“But you’ll take a chance to get a good start shot, and a bonus for the photographer would be if there was an incident.

“You’re shooting, and you’re scanning the viewfinder for anything.

“You’re concentrating on the front of the field, but at the same time, your eyes are wandering through the frame, looking for anyone going sideways or locking up.

“Not all accidents happen at the front; if anything, they’re mid-pack or lower.

“Sometimes, something can happen right in front of you and you can totally miss it. It comes down to luck, but also good planning.”

The field arrives on the scene of the incident

Horsburgh’s mission is more difficult than most sports photographers; where his contemporaries in other sports have a compact stadium to work with, Horsburgh has multiple kilometre-long race tracks made up of several corners, attacked by several cars.

From there, he has to have a plan of attack; which corners to shoot from, and for how long.

Sometimes, that may mean he’ll be at one end of a circuit, with an incident happening at the other.

“You have a bit of a plan before the race starts; you have a think about where you want to go, and how much time it’ll take to get there,” he explained.

“In the case of the Lowndes-Reynolds incident, I’d hang there for a lap to two; there’s more than likely going to be a Safety Car.

Reynolds watches on as his rivals speed past

“If it’s a big accident, there’ll be a sequence of events from the impact, to the driver getting out of the car, and the recovery.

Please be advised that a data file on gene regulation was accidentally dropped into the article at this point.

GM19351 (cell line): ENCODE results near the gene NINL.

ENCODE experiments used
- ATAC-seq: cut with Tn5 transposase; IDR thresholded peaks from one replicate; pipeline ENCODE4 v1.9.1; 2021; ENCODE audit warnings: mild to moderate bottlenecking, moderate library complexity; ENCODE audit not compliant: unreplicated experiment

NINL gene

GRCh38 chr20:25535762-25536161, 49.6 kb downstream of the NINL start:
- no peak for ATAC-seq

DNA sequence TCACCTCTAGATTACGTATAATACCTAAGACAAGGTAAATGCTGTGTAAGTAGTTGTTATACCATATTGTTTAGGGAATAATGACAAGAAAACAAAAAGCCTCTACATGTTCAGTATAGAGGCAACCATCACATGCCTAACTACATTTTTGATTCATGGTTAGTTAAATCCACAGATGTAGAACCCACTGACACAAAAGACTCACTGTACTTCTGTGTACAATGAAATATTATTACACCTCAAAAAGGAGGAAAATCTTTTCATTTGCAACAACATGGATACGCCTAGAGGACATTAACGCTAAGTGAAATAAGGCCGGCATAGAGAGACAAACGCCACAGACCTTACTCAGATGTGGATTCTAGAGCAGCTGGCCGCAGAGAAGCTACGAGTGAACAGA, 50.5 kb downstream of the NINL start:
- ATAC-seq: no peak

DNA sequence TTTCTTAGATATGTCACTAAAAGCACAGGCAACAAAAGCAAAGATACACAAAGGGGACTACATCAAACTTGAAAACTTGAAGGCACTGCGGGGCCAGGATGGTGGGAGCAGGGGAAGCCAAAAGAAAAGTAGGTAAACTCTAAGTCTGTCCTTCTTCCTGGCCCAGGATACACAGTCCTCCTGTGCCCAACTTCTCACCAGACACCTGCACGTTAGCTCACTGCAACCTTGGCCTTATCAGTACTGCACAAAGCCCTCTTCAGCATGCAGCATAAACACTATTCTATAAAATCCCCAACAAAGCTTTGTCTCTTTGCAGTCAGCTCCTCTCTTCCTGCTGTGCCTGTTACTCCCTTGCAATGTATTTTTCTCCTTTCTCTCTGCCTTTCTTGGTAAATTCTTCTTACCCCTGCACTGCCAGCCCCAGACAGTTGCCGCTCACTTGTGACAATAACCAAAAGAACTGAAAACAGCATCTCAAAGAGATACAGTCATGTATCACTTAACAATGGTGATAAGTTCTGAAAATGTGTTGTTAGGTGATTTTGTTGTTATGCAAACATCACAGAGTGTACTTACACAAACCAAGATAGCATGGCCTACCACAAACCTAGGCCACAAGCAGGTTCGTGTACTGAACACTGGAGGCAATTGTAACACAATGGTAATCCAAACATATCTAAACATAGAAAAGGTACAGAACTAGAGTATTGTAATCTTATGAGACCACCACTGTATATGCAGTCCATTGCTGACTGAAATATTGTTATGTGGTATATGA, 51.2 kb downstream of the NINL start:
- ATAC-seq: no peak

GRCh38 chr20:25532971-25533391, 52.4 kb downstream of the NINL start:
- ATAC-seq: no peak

“It’s storytelling; you want to make a story out of it all, rather than just getting shots of two cars hitting each other.

“A driver could get out of the car and put his head in his hands, or wave his hands in anger; I’m trying to capture his reaction, which helps tell the story as well.

“After that, I stick to my initial plan, as if I’d planned to go to Turn 5, then across to Turn 7 before capturing the finish.”

While every photographer wants to get ’that’ shot, Horsburgh acknowledges that it’s in the best interests of the sport for someone to capture a moment.

That will remain the case from this weekend’s event and beyond, with Horsburgh and his contemporaries looking to cover the sport in ways they know best.

“If you stick to your plan and you miss something at the other end of the circuit, then you shouldn’t kick yourself,” he said.

“But if you change your plan, and something happens where you had intended to go to, and you miss it, then you just beat yourself up.

“Nobody gets upset for not being there to capture an incident if you hadn’t planned on being there.

“My theory is; if someone out there captures the moment, then it’s good, because it tells the story for the sport.

“It’s always a shame if there’s an incident and nobody gets anything of it, so there’s no record of what happened.

“It’s all about capturing the moment, and the emotions of our sport.”

Horsburgh will be behind the lens at this weekend’s Beaurepaires Tasmania SuperSprint. Tickets are on sale now.

The event will be broadcast live on Foxtel and will be streamed on Kayo.